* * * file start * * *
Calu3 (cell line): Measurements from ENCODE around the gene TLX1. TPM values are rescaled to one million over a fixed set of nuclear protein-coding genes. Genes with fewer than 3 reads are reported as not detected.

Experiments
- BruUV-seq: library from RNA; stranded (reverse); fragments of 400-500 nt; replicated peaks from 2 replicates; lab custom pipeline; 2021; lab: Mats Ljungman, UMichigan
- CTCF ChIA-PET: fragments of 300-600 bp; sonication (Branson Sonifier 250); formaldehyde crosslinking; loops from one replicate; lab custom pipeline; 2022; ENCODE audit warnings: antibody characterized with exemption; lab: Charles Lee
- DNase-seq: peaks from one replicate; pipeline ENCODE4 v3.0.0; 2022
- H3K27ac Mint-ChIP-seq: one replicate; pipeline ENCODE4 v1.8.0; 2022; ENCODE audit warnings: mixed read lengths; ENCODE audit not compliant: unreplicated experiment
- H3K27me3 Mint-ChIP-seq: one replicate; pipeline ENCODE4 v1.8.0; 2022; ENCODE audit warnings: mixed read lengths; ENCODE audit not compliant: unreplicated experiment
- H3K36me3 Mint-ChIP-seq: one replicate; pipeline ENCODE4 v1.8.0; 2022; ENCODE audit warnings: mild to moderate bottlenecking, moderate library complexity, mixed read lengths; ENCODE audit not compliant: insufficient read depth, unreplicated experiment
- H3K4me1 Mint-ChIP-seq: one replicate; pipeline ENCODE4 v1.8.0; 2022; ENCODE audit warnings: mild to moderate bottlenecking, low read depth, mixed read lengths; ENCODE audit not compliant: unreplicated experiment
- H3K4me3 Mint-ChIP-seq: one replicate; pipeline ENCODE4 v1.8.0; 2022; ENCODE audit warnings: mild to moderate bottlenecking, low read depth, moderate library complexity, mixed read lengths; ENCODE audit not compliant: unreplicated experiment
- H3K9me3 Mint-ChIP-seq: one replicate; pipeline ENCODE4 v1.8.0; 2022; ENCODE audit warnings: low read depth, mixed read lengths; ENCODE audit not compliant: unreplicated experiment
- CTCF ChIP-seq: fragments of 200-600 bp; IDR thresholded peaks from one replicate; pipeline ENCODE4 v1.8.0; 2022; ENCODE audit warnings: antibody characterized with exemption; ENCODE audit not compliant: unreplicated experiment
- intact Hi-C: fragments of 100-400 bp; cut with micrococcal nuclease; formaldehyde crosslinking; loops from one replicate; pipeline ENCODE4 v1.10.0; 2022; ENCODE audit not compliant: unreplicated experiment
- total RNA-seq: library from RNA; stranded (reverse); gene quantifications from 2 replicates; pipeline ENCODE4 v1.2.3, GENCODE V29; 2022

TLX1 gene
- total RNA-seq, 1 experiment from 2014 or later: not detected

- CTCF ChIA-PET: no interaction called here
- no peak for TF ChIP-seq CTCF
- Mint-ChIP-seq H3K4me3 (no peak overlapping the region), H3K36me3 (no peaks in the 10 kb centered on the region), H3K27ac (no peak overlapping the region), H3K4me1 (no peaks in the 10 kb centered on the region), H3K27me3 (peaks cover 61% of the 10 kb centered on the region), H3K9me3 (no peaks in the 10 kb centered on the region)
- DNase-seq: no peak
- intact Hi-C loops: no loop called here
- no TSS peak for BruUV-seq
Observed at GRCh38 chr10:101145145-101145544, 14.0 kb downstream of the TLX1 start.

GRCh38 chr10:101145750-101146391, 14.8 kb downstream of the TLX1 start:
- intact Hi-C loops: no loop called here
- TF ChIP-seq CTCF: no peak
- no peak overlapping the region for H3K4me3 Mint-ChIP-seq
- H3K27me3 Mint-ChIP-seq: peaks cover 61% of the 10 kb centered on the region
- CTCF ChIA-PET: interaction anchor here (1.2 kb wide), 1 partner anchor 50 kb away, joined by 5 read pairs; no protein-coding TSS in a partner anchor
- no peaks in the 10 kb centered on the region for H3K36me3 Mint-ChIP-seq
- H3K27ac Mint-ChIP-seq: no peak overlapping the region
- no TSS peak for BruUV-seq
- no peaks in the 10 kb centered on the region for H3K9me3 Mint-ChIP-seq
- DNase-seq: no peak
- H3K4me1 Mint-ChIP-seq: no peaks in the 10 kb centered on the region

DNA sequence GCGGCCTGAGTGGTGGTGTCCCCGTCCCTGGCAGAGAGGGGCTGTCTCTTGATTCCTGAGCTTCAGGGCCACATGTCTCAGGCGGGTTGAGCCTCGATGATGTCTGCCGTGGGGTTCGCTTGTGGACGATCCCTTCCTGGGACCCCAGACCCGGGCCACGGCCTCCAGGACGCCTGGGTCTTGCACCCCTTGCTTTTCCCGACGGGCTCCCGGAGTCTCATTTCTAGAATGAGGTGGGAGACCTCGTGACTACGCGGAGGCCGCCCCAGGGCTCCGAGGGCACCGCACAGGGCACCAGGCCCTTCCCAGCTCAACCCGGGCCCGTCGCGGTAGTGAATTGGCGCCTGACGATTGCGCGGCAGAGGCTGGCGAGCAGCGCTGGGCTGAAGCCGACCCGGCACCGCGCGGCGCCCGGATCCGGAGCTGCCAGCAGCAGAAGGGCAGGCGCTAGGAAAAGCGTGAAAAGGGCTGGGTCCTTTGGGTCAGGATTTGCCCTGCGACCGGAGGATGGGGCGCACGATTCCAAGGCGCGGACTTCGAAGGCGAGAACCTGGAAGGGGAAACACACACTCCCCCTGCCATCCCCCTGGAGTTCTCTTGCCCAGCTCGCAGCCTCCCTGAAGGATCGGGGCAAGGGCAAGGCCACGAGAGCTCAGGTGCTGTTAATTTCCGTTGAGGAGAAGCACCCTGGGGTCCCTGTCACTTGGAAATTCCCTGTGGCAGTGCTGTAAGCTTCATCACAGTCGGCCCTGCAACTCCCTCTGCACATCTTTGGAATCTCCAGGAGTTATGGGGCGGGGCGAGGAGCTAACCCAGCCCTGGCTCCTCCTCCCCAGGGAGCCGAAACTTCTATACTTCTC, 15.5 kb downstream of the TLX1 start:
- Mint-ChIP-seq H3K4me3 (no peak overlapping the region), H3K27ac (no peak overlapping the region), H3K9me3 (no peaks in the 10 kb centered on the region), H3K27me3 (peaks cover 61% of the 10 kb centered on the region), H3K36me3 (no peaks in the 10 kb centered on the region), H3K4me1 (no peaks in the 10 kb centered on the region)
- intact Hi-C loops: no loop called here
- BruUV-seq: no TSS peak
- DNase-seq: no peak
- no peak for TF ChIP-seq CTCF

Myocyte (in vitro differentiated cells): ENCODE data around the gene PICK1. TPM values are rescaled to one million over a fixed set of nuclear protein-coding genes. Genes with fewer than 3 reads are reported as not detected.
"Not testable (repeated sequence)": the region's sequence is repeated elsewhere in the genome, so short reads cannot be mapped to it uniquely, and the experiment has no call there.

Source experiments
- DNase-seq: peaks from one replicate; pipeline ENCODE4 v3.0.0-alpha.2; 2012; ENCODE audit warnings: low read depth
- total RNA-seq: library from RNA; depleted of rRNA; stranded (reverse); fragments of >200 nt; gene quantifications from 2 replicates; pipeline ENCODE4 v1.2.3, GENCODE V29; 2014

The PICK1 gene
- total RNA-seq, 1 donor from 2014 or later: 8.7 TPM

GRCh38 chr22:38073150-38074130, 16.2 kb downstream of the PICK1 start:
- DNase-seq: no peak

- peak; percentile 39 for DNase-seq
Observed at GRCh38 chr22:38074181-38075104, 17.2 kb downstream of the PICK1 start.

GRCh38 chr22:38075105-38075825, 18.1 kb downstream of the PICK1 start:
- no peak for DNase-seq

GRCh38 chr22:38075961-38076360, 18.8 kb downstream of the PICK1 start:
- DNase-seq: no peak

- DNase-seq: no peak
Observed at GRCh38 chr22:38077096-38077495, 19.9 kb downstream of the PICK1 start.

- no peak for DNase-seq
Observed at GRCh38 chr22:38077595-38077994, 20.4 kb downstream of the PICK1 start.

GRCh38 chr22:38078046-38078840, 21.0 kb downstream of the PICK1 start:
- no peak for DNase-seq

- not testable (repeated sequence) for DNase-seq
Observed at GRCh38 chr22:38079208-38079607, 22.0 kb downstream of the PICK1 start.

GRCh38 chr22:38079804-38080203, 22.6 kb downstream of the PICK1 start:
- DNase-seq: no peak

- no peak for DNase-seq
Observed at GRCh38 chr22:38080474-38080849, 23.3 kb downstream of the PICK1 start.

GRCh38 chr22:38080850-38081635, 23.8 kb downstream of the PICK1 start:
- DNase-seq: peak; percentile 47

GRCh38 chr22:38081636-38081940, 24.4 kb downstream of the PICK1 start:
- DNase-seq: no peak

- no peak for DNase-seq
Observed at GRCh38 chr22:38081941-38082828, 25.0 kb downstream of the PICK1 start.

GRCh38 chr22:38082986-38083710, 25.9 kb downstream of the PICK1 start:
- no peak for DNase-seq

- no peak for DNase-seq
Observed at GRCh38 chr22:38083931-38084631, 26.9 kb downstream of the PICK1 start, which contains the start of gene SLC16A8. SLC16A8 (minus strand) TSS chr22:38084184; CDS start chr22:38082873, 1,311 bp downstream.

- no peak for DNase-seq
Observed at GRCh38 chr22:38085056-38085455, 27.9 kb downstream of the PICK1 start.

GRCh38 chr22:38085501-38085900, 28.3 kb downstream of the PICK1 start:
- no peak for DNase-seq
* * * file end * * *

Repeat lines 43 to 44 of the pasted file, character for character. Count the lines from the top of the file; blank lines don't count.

"Not testable (repeated sequence)": the region's sequence is repeated elsewhere in the genome, so short reads cannot be mapped to it uniquely, and the experiment has no call there.

Source experiments